Home Guard Was More Than Dad’s Army

An air raid took place at the Vickers Aircraft Factory at Weybridge, Surrey and a section leader of the Home Guard rushed in to find himself face to face with an unexploded 500 lb. bomb. In his 36 years, he had never seen one so near as he led his party of men, handling it with care to haul and secure it to a piece of scrap to be towed away by truck to a safe distance. That day was September 21, 1940 and his efforts won him the George Cross. He later enlisted with the Royal Engineers and was killed in Normandy in the year 1944.

Unlike the bumbling nature of the men in Dad’s Army, a light hearted recreation for TV of the old Home Guard during the war, the men were up to the job at hand when confronted with a crisis.

Another recipient of the George Cross saved the lives of 6 people found unconscious in a cellar filled with gas fumes. The section commander was lowered repeatedly into the space in order to pull men out, dying in the last attempt while pulling 2 men clear.

Many people feel the men of the Home Guard would have come to grief quickly at the hands of the well trained German army with its mechanized armor columns. However, the men guarding the coastline were developed into a disciplined and organized force that also had a few tricks up their sleeves.

They contrived to make their own flamethrowing weapons and various camouflaged roadside bombs to surprise invading army units. Their Flame Fougasse could send a barrel full of flaming gelled petrol onto a target and there were 50,000 buried in preparation for an invasion in 1940.

Even the older men were capable of heroic efforts, like Lieutenant William Foster, a 61 year old veteran of the Boer War who was seriously wounded while serving in the 2nd Imperial Light Horse and a recipient of the Military Cross as a member of the 3rd Battalion Royal Fusiliers in the First World War fighting at Ypres and Mons. He was still to receive the George Cross as a member of the Home Guard, as on September 13, 1942, he threw himself over a bomb as part of a training exercise gone wrong, the bomb landing in a trench full of men, dying to save or prevent from harming 30 of his fellow soldiers.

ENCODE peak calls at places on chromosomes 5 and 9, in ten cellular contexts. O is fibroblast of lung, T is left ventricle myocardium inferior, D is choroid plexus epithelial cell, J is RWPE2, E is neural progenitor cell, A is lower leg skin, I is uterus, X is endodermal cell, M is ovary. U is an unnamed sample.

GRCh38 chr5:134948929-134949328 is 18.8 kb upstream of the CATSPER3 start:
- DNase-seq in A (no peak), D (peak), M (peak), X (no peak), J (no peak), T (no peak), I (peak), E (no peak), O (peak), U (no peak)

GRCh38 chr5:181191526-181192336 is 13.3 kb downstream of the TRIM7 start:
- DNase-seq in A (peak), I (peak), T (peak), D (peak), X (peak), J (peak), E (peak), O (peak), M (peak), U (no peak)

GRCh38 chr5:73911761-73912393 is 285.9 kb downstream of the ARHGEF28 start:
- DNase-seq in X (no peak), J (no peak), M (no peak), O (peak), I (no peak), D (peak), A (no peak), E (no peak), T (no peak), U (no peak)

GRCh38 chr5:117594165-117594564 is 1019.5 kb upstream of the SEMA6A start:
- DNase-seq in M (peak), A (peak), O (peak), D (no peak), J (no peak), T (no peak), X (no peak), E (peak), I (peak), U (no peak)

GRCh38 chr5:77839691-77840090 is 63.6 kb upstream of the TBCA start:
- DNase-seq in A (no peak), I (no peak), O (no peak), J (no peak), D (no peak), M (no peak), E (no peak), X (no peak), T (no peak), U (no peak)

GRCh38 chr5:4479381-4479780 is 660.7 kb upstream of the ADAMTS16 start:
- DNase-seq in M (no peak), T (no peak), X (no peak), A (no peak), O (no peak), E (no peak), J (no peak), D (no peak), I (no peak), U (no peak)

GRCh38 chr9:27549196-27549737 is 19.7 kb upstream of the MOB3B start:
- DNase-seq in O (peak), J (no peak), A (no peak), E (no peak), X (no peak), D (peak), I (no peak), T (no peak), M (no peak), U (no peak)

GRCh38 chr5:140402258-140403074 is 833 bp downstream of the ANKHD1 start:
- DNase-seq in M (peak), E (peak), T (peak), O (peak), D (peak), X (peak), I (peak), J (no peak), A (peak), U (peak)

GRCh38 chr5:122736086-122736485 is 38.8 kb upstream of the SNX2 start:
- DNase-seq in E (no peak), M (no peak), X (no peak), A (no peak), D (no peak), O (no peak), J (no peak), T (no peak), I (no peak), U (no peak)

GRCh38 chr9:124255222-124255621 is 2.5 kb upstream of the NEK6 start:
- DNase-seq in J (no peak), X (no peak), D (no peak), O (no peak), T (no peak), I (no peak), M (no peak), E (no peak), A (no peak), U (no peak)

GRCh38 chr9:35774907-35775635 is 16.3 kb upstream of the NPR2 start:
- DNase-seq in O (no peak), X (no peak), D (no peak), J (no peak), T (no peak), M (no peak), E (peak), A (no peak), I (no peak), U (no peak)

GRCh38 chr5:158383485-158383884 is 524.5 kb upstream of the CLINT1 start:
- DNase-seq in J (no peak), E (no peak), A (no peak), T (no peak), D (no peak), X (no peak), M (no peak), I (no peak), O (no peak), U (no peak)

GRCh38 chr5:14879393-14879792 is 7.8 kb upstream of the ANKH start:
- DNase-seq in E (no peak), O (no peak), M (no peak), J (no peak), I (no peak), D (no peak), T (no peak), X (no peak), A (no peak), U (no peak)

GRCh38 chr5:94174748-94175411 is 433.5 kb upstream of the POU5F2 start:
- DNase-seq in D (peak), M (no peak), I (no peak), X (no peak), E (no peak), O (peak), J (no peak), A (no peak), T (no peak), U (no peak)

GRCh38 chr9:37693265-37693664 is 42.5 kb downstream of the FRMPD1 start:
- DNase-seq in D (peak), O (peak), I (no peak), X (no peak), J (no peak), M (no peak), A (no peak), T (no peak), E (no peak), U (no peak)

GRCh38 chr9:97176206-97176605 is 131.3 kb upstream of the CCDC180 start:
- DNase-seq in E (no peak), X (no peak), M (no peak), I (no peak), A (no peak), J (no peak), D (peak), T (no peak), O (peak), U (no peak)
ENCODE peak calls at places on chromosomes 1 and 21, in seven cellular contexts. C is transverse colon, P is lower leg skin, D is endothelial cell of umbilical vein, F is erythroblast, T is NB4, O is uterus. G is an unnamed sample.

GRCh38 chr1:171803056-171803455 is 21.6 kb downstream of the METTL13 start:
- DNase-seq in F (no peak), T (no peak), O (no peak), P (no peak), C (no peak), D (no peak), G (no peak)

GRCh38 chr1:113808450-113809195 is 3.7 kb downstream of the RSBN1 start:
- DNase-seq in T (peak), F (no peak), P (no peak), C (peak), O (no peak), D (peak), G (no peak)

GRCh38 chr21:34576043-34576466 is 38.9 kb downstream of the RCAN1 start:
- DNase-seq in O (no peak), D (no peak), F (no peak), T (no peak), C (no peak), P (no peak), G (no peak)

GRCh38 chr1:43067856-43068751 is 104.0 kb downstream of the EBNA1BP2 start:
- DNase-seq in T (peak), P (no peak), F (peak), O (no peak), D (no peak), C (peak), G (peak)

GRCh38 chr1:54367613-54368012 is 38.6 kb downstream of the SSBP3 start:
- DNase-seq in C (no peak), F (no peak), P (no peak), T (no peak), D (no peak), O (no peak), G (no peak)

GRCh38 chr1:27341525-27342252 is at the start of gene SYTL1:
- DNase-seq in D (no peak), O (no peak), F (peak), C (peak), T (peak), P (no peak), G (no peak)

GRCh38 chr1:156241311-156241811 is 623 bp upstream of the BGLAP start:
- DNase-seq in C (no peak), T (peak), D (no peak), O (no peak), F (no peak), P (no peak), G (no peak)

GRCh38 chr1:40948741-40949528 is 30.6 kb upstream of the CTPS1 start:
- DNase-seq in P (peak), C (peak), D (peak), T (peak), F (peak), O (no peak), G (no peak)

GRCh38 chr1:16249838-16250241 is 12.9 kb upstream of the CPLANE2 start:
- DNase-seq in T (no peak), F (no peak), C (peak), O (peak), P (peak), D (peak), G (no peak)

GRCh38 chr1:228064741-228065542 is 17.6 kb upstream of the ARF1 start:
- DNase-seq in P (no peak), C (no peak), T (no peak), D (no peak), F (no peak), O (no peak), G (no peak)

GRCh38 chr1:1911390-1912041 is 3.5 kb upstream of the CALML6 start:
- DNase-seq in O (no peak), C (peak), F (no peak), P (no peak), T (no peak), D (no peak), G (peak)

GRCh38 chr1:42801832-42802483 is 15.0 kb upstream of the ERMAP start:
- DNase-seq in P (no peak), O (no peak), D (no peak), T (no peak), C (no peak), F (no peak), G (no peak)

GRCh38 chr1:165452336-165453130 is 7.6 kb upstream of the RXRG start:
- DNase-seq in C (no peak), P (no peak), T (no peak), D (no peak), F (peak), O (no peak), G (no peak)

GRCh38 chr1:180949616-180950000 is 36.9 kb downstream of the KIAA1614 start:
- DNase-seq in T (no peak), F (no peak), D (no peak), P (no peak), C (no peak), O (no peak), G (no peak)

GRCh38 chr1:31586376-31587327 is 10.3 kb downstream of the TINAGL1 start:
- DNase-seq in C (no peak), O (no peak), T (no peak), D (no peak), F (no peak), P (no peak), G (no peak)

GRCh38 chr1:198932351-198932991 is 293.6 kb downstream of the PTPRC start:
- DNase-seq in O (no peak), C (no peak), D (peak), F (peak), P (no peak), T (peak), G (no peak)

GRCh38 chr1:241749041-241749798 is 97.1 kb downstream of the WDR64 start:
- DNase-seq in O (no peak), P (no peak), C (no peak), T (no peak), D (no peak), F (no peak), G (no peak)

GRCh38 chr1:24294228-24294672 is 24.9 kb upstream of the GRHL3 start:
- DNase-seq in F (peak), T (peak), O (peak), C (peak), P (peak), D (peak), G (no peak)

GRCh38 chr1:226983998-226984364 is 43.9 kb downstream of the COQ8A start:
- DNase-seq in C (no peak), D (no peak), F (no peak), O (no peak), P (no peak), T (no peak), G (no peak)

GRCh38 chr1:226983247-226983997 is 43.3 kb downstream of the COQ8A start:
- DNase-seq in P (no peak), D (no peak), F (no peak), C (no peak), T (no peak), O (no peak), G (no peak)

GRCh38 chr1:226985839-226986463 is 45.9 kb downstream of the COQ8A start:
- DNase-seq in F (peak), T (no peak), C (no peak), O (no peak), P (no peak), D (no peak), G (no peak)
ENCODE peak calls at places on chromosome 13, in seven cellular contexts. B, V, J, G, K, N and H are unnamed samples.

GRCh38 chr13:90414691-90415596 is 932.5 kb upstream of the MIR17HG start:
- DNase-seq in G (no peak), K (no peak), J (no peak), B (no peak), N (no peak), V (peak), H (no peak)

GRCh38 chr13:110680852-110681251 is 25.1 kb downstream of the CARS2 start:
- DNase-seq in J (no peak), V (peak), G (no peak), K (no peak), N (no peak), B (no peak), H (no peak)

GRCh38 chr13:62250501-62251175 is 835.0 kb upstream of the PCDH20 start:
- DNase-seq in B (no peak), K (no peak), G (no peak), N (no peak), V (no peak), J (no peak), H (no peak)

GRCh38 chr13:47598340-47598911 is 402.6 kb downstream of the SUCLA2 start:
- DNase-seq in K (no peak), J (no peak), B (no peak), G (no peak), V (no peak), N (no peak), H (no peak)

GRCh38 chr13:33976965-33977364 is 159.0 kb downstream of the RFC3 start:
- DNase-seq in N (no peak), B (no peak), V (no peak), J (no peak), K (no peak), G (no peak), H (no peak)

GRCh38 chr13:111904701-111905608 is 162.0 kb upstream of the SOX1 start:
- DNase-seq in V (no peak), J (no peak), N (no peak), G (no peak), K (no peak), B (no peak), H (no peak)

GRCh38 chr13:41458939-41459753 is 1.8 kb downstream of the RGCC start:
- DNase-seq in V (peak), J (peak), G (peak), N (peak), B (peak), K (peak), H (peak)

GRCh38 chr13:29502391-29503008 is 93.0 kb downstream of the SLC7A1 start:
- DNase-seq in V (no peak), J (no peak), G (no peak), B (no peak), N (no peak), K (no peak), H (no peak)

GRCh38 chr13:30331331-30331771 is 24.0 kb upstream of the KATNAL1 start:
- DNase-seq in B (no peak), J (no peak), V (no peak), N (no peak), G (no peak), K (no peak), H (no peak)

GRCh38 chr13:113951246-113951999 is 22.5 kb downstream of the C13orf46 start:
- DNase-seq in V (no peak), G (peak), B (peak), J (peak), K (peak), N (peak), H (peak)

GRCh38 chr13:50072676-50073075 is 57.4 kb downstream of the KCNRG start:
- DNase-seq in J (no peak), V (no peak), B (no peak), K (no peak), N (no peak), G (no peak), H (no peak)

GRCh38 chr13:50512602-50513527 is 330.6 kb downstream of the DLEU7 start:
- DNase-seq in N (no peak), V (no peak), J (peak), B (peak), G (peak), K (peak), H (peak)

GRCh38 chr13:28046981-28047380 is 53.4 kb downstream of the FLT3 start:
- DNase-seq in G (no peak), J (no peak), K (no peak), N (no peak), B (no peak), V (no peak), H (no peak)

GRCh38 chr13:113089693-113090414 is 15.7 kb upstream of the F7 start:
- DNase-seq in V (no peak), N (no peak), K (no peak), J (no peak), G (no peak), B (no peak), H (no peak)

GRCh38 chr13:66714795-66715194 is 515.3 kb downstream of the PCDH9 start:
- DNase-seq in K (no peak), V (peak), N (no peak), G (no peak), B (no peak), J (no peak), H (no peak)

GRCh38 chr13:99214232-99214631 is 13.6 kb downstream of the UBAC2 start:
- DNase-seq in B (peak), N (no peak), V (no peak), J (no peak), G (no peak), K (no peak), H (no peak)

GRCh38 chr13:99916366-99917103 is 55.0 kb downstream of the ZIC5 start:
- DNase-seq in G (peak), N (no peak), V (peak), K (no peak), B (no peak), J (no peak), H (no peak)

With the fall of France and having taken Western Europe, Hitler set forth plans to invade England, issuing his public directive to strike fear into the heart of his adversary, the Express reports.

“As England, in spite of her hopeless military situation, still shows no signs of willingness to come to terms,” Hitler’s words boldly proclaimed. “I have decided to prepare, and if necessary to carry out, a landing operation against her.”

Continuing on, “The aim of this operation is to eliminate the English Motherland as a base from which the war against Germany can be continued and, if necessary, to occupy the country completely.”

How militarily viable Hitler’s invasion plans were will never be known, as Operation Sea Lion was canceled in February, 1942. The home front in wartime viewed the Home Guard as a courageous unit that stood in the face of the enemy, prepared to fight to the last stand if necessary. A film was released as a propaganda effort in support of the Home Guard, called Went The Day Well, with heroic actions of the men against an invading German military advance force.

Ian Harvey

Ian Harvey is one of the authors writing for WAR HISTORY ONLINE